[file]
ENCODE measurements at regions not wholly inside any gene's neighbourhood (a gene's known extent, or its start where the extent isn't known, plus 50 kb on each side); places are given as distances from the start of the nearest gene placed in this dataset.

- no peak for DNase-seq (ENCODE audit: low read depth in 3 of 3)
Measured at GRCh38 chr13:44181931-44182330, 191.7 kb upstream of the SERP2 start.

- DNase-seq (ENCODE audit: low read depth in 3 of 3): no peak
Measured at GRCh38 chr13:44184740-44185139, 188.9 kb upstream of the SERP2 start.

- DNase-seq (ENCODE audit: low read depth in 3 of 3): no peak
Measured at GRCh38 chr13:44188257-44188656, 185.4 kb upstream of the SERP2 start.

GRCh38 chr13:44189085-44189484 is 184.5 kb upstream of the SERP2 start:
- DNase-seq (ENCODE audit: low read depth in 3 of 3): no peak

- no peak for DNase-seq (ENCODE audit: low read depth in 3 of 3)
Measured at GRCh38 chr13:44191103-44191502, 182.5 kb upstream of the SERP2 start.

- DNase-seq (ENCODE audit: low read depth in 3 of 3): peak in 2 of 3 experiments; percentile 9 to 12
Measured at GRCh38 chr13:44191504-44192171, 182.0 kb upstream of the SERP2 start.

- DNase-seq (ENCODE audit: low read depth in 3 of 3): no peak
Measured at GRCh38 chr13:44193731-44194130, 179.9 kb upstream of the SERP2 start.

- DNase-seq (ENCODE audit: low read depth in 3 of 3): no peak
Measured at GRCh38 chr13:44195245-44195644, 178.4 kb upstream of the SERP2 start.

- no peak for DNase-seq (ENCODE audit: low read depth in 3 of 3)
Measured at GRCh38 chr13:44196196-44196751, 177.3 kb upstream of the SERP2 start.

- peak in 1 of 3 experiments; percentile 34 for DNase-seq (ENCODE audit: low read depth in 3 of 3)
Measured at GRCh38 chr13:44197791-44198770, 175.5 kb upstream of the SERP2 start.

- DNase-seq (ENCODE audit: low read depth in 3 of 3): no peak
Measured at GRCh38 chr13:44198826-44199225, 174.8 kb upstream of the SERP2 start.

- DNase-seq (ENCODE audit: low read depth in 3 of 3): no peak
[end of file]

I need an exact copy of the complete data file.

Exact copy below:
ENCODE measurements at regions not wholly inside any gene's neighbourhood (a gene's known extent, or its start where the extent isn't known, plus 50 kb on each side); places are given as distances from the start of the nearest gene placed in this dataset.

- no peak for DNase-seq (ENCODE audit: low read depth in 3 of 3)
Measured at GRCh38 chr13:44181931-44182330, 191.7 kb upstream of the SERP2 start.

- DNase-seq (ENCODE audit: low read depth in 3 of 3): no peak
Measured at GRCh38 chr13:44184740-44185139, 188.9 kb upstream of the SERP2 start.

- DNase-seq (ENCODE audit: low read depth in 3 of 3): no peak
Measured at GRCh38 chr13:44188257-44188656, 185.4 kb upstream of the SERP2 start.

GRCh38 chr13:44189085-44189484 is 184.5 kb upstream of the SERP2 start:
- DNase-seq (ENCODE audit: low read depth in 3 of 3): no peak

- no peak for DNase-seq (ENCODE audit: low read depth in 3 of 3)
Measured at GRCh38 chr13:44191103-44191502, 182.5 kb upstream of the SERP2 start.

- DNase-seq (ENCODE audit: low read depth in 3 of 3): peak in 2 of 3 experiments; percentile 9 to 12
Measured at GRCh38 chr13:44191504-44192171, 182.0 kb upstream of the SERP2 start.

- DNase-seq (ENCODE audit: low read depth in 3 of 3): no peak
Measured at GRCh38 chr13:44193731-44194130, 179.9 kb upstream of the SERP2 start.

- DNase-seq (ENCODE audit: low read depth in 3 of 3): no peak
Measured at GRCh38 chr13:44195245-44195644, 178.4 kb upstream of the SERP2 start.

- no peak for DNase-seq (ENCODE audit: low read depth in 3 of 3)
Measured at GRCh38 chr13:44196196-44196751, 177.3 kb upstream of the SERP2 start.

- peak in 1 of 3 experiments; percentile 34 for DNase-seq (ENCODE audit: low read depth in 3 of 3)
Measured at GRCh38 chr13:44197791-44198770, 175.5 kb upstream of the SERP2 start.

- DNase-seq (ENCODE audit: low read depth in 3 of 3): no peak
Measured at GRCh38 chr13:44198826-44199225, 174.8 kb upstream of the SERP2 start.

- DNase-seq (ENCODE audit: low read depth in 3 of 3): no peak